Sunday, April 27, 2008

Kentucky Derby Marathon

What a surprisingly fun race!

There were only about 1500 signed up to run the full marathon but 10,000+ others doing the Mini (aka half marathon) so the event had the excitement and feel of a big race without the high cost and hassles. With a seeded runner position (for those who'd run a 3:45 marathon or faster since Jan 2005), I was able to line up less than 5 minutes before the start and hit my desired 9 minute pace right out of the gate -- YAY!

The first few miles took us in a big loop and through Iroquois Park, which was very pretty and pretty hilly. I hadn't done any hill training but had no problems getting up them, to my surprise -- perhaps all the bike riding helped? Whatever, we really lucked out with the weather. It was pouring rain when I got up, drizzling on the bus ride to the start but clearing by race start and a pleasant 55 degs -- Whee! (Sorry this photo is blurry. Except for the start photo, all were taken while running.)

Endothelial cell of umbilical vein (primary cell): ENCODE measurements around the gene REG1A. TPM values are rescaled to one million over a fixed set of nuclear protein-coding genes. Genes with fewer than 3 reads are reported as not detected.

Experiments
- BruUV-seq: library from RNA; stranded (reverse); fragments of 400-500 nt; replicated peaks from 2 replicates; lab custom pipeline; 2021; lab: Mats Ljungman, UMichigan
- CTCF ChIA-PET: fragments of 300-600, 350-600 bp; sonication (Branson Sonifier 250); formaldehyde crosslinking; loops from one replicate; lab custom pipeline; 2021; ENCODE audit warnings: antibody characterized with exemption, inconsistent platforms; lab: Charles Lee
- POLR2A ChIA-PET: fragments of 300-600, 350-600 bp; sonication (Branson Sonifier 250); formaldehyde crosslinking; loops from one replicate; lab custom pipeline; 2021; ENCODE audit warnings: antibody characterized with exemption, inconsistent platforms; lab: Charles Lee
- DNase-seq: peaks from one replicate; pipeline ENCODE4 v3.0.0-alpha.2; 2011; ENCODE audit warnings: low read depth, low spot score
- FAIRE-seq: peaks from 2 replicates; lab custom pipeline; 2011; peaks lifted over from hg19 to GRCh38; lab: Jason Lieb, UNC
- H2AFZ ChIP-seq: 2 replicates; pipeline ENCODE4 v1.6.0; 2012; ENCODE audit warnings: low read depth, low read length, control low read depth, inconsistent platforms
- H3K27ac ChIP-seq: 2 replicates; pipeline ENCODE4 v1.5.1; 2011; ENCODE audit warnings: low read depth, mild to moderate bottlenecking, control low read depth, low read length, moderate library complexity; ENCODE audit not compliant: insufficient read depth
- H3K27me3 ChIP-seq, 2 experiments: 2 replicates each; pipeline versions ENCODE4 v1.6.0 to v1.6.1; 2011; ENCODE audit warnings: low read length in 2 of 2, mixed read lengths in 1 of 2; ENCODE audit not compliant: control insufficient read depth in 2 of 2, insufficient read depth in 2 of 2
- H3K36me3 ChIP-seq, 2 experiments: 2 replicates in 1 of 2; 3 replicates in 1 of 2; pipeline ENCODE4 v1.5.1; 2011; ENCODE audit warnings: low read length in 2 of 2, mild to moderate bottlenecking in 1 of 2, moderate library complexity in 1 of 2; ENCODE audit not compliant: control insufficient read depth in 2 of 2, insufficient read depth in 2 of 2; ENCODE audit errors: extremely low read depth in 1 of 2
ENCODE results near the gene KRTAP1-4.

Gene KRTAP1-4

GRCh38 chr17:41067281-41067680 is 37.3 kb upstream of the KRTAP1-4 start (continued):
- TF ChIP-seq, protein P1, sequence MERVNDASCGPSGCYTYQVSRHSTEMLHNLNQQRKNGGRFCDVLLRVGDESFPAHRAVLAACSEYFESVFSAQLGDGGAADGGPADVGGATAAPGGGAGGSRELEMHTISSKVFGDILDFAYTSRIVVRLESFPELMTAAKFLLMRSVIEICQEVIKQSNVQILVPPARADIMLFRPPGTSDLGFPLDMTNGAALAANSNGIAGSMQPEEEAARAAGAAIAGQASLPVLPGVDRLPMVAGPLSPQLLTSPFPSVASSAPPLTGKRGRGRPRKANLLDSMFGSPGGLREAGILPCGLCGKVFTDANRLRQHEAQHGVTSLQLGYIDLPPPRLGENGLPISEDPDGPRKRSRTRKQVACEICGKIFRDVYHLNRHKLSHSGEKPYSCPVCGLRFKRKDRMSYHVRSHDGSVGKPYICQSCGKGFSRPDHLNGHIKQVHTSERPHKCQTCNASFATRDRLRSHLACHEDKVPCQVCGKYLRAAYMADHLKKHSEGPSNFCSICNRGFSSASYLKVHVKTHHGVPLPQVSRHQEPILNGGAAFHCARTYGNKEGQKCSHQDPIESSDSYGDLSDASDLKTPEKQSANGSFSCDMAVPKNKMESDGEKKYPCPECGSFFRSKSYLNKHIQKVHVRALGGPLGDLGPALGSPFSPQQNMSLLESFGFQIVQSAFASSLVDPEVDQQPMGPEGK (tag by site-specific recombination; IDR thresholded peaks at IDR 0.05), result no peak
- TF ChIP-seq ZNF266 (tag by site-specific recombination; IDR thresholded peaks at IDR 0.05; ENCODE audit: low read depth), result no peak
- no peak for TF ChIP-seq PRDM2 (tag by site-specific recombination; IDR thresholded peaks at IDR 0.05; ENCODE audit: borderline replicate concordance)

At mile 6, we ran right back under the start sign again and then headed towards Churchill Downs, home of the famous Kentucky Derby. Though I'm not much of a horse race fan, I've always liked horses (used to draw them a lot as a kid!) and enjoy seeing famous sights that I would probably never see otherwise unless I was doing a race. We ran through a tunnel to get to a path on the infield and caught glimpses of some horses on the track warming up (see upper left photo inset). Very cool!

On my way out of the Churchill Downs concourse, I spotted a restroom sign to my left. Unfortunately, I was on the right side of a big group of runners and had to make my way over to the left slowly and then backtrack to it. So I lost a couple minutes there but I didn't care. It was a real restroom with sinks and toilet paper!